It's the NPR Books Summer of Love, and we have 100 great romances for you, from historical to paranormal to LGBTQ to the subgenre that started it all, category romance (the slim-spined Harlequins of your childhood). Find the full list here — and below, a printable version.
A lot of people who want a Birkin bag — a handbag popular among celebrities that can cost more than $100,000 — will get on multiple-year waiting lists to get one. But its namesake wants nothing to do with one version of it.
Specifically, Jane Birkin no longer wants to be affiliated with the popular crocodile-skin version. Her request comes after PETA published a graphic video on how crocodiles are allegedly treated before being killed.
Originally published on Thu July 30, 2015 10:40 am
Woody Allen is a prolific filmmaker — he's been releasing films pretty much every year since the mid-1960s. (His latest, Irrational Man, is now in theaters.) But Allen isn't exactly prolific as an interview subject. When film critic Sam Fragoso sat down with Allen in Chicago, the filmmaker revealed his insecurities (well, not so much revealed as reiterated), and discussed why actors like to work with him and what he regrets.
Copyright 2015 NPR. To see more, visit http://www.npr.org/.
AUDIE CORNISH, HOST:
A Democrat who has served 20 years in the House of Representatives has been indicted on racketeering charges. Federal prosecutors accuse Pennsylvania congressman Chaka Fattah of enriching himself and his associates. NPR's Carrie Johnson reports.
Iran has the potential to be a boom market for American tech companies. The majority of the population is under 30 and well educated, and over half the country has access to the Internet.
Many businesses have to wait until more sanctions are lifted, but certain tech companies can already go into Iran legally because the U.S. has lifted sanctions on various communication technology. They just aren't sure they want to.
Originally published on Thu July 30, 2015 12:53 pm
Muhammad Yunus just had a milestone birthday. On June 28, he turned 75. It's a big moment for a man who's had many big moments in his life — most notably the 2006 Nobel Peace Prize for founding Grameen Bank, which loans small sums, aka "microcredit," to the poor, mainly women, so they can start their own businesses.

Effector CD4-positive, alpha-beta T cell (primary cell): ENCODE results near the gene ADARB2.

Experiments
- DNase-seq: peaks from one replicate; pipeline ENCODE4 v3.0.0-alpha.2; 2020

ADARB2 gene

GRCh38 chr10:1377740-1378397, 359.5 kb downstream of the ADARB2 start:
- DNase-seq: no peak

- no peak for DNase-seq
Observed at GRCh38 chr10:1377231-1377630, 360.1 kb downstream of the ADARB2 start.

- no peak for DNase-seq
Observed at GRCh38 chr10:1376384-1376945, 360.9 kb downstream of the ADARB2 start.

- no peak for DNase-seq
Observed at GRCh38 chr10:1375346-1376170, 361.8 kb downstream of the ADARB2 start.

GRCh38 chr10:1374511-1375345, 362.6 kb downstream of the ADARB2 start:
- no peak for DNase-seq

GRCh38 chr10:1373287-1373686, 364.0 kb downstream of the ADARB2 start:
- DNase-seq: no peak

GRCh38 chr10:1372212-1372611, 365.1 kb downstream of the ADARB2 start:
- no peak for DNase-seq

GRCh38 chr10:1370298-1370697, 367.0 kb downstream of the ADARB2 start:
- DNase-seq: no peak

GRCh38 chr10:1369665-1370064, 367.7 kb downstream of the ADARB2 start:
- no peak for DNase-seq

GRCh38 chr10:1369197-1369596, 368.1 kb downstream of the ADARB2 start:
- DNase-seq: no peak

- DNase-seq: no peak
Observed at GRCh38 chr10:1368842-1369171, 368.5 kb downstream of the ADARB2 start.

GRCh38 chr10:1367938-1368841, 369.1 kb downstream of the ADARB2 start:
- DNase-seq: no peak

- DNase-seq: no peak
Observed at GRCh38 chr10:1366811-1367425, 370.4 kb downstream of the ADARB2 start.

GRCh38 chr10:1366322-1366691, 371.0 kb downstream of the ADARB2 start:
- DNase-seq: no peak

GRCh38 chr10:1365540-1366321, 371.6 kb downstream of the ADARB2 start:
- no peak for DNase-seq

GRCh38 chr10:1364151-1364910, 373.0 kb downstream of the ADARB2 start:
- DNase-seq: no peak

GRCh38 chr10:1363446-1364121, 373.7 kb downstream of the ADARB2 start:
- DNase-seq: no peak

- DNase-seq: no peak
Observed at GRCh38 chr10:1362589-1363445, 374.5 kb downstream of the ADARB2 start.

Yunus stopped by NPR last week — he was in Washington, D.C., for a conference — wearing the long, open-necked "kurta" shirt of his native Bangladesh. "[A tie] looks funny on me," he joked.
Too much love and affection from Grandma and Grandpa are helping China's "little emperors" pack on the pounds.
That is, children in China who are mainly cared for by grandparents are twice as likely to be overweight or obese, according to a study published this month in the International Journal of Behavioral Nutrition and Physical Activity.
Before we took the stage for an interview before her First Listen Live performance at WNYC's The Greene Space, Ashley Monroe and I did what two people who've just met often do: We chatted about the weather. A Southern-style heat wave had descended upon Manhattan, and it was messing a little with our fun. Monroe, a student of retro fashion who's particularly fond of the 1960s mod look, told of going to the Manhattan outlet of England's Topshop and almost getting stuck in one snug dress because of the humidity.
Ashley Monroe is so much more than a Tennessee lark. At 28, she's a seasoned songwriter and performer who has worked in many different musical modes, from classic country to bluegrass to bluesy rock and roll to power pop. Leading her hot band in this First Listen Live performance at WNYC's Greene Space in Manhattan, Monroe demonstrated the range she's mastered on her new, breakthrough album The Blade.
Animal trainer Teresa Ann Miller is used to working with furry performers, but she says the Hungarian film White God was especially challenging. "This wasn't necessarily a film with an animal in it," Miller tells Fresh Air's Terry Gross. "It was a dog leading the film and telling the story."
Directed by Kornél Mundruczó, White Godtells the story of a mixed-breed dog, Hagen, who is abandoned alongside a highway and who then bands together with other discarded dogs to get revenge against the people who have mistreated them.
Travel with host Fiona Ritchie to the mountains of North Carolina and the Swannanoa Gathering's Traditional Song Week, where, with an Appalachian dulcimer across her lap, the late Jean Ritchie shared songs, memories and wisdom.